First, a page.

White Gold vs. Platinum: What's the Difference?

Handmade diamond engagement rings


Which white metal should you choose for your engagement ring?

Here's our take on the topic! Platinum is one the most durable of all white metals. Regardless of the alloy, platinum is considered hypo-allergenic and it is much more rare and precious than gold is, making it the perfect counterpart for diamonds and the perfect material for an heirloom that will stand the test of time. In general, you want to have the "whitest" metal around your diamonds because that framing will, in turn, make your diamonds will look whiter. In any event, if the metal of your setting starts to become sallow, your diamonds will inevitably reflect that color.

In our opinion, the biggest determining factor for selecting platinum (aside from strength and durability) is maintenance. Platinum is a naturally white metal, which means that it doesn’t require any rhodium plating to maintain its gorgeous white finish.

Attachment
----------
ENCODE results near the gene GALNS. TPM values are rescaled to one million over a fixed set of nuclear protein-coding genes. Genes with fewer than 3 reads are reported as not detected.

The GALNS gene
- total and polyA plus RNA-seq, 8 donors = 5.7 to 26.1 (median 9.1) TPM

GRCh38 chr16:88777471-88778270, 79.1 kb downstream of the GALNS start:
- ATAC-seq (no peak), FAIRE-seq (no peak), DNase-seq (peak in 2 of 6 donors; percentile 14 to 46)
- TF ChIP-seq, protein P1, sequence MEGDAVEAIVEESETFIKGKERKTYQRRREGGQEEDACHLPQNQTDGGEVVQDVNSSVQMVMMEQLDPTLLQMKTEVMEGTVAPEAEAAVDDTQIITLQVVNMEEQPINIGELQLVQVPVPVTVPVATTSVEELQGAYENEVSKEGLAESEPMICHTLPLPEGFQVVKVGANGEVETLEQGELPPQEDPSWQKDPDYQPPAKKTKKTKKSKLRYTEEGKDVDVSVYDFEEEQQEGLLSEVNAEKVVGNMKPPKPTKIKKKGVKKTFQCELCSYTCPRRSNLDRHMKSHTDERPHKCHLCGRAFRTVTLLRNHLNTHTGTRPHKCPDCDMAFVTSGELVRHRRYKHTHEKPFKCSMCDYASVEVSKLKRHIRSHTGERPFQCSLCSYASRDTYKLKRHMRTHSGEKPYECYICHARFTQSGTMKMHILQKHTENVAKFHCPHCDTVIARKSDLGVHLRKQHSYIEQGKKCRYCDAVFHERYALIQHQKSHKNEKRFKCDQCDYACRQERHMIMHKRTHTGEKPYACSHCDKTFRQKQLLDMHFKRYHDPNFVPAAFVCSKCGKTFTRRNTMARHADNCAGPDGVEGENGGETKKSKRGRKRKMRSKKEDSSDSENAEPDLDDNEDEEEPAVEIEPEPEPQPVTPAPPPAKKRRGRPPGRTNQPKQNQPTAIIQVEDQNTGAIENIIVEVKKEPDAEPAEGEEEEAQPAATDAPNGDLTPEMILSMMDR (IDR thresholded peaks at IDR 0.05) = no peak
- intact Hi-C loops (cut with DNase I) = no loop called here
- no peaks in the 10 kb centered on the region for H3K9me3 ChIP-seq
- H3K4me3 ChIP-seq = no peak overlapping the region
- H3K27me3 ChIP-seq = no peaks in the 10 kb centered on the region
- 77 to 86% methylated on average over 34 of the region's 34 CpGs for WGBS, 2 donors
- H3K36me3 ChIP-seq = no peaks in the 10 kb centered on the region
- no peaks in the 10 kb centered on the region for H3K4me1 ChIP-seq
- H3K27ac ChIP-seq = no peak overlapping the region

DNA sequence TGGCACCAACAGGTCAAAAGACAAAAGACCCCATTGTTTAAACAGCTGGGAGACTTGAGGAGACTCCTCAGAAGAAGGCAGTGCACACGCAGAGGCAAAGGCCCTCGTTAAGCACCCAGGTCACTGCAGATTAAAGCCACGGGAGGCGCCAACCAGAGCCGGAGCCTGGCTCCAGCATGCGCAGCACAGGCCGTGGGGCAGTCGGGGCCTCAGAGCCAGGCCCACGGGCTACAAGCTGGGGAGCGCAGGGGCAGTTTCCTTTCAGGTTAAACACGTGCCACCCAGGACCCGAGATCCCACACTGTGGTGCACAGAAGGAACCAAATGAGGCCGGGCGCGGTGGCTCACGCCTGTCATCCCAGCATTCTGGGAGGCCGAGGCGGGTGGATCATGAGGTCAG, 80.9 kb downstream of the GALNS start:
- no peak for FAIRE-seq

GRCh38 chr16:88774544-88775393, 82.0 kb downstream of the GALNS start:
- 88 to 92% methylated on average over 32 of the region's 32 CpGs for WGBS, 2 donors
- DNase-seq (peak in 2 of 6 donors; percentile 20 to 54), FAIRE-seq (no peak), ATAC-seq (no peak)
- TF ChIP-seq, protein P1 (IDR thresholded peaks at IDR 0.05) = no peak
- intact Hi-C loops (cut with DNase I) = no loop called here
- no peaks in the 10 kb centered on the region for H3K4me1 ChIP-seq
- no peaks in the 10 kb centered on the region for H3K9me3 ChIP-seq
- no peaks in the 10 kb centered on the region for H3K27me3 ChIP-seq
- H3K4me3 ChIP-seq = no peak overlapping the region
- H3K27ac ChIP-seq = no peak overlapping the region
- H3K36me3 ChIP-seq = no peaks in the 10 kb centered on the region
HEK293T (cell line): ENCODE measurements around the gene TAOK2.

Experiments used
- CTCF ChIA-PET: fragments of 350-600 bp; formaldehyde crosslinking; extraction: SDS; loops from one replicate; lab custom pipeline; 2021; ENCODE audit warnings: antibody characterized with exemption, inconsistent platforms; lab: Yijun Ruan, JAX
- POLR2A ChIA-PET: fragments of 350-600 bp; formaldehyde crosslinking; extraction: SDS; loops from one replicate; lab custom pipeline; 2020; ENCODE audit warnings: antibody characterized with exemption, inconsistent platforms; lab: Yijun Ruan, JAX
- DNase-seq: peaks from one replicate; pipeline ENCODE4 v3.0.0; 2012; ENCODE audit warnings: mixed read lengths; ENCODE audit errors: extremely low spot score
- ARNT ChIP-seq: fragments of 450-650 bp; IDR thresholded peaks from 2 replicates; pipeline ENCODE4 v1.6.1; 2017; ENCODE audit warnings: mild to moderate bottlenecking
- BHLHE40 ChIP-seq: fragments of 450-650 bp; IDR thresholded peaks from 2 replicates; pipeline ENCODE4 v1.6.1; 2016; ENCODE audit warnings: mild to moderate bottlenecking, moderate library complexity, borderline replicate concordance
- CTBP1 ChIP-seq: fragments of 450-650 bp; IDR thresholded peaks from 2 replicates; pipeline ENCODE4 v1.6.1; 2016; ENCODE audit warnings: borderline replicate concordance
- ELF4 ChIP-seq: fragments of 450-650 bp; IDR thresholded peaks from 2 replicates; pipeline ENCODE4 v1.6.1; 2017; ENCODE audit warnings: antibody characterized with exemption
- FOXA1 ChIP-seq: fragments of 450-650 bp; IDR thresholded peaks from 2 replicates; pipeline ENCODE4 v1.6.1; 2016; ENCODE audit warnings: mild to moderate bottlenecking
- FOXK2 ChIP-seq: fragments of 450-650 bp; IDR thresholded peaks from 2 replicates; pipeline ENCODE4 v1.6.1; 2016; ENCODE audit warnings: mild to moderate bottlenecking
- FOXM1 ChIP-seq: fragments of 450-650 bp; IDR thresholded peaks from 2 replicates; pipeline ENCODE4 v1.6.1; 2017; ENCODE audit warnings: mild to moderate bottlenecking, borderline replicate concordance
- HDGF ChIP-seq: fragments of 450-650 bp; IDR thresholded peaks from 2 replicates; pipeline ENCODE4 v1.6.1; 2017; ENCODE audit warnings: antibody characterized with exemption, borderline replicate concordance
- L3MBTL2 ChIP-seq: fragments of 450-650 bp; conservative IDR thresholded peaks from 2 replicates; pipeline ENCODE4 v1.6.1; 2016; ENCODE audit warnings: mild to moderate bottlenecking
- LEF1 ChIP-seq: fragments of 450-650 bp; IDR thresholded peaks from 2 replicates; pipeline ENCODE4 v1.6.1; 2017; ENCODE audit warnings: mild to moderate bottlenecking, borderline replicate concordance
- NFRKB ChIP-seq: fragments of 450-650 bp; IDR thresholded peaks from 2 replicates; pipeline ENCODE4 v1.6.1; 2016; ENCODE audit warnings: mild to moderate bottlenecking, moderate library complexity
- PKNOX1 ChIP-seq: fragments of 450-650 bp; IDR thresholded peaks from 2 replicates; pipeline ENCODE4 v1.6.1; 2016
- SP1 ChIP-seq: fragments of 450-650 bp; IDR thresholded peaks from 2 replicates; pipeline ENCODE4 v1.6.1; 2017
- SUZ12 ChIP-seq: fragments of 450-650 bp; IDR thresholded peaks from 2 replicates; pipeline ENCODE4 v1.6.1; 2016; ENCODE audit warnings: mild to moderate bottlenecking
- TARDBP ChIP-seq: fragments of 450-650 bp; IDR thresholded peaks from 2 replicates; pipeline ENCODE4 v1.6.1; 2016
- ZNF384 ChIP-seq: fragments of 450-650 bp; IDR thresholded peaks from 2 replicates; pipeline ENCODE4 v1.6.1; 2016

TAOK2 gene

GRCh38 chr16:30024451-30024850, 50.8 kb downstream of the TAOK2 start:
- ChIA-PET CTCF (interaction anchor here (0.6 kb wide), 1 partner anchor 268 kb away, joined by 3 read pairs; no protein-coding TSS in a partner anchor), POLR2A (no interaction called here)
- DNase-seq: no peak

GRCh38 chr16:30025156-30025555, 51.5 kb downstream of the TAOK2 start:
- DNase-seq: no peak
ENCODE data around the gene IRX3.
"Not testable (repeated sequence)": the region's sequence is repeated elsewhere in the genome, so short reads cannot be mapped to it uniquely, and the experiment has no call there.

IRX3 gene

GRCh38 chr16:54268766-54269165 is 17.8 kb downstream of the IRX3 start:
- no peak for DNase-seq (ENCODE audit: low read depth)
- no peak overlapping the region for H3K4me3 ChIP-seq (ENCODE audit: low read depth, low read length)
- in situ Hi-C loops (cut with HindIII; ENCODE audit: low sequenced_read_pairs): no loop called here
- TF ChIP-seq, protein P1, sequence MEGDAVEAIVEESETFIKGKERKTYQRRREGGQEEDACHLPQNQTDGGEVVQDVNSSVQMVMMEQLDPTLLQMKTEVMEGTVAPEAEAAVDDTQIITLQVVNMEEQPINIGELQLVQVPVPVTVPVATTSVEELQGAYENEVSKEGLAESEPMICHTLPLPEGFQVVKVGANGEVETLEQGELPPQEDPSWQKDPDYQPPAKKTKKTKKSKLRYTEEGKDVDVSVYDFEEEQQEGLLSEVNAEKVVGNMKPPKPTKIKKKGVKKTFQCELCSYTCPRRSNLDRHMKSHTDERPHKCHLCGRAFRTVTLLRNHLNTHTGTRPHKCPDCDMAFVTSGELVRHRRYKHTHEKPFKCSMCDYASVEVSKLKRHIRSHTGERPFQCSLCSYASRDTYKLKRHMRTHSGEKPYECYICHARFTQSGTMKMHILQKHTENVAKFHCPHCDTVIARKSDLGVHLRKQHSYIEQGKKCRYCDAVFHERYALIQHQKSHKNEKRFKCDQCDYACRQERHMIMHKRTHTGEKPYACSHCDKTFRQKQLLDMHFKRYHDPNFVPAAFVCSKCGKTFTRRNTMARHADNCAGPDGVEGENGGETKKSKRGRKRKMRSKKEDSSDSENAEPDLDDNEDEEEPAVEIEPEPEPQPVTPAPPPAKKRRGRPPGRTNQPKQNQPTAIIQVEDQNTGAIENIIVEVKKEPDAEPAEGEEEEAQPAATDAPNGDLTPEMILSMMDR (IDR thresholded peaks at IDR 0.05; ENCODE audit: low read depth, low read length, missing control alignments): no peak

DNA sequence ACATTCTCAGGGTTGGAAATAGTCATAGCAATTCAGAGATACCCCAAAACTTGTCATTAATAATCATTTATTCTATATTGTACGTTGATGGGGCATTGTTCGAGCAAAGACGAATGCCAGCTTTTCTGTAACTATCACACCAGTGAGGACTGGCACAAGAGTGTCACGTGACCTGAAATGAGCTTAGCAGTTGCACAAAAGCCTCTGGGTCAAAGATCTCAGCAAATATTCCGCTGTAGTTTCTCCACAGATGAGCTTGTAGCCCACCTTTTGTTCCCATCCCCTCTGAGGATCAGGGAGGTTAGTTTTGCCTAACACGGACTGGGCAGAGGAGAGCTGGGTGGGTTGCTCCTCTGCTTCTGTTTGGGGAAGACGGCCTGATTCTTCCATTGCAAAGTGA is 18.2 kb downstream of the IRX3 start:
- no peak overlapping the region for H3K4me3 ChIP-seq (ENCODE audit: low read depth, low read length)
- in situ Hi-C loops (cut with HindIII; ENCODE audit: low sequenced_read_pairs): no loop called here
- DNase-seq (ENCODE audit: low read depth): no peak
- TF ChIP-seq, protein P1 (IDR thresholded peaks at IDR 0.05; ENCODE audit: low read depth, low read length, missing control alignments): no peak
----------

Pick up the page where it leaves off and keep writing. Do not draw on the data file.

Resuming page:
Meanwhile, gold is naturally yellow and must be mixed with nickel or palladium, plus copper and zinc for white gold to achieve its signature color. According to the Gemological Institute of America (GIA), people who are allergic to nickel should avoid white gold which is likely to be alloyed with this metal. 

In order to create that high-chrome finish that most folks associate with white gold fine jewelry, the metal must be rhodium plated. Over time, the plating starts to wear away, so folks pay to have their white gold rings rhodium plated annually. The cost varies but can be as expensive as $120- $200 per plating. 

The Verdict

The long and short of it is, we recommend platinum if it’s within budget. They will look the same in the beginning, but platinum is stronger/denser and will require less maintenance because it is a naturally white metal. 


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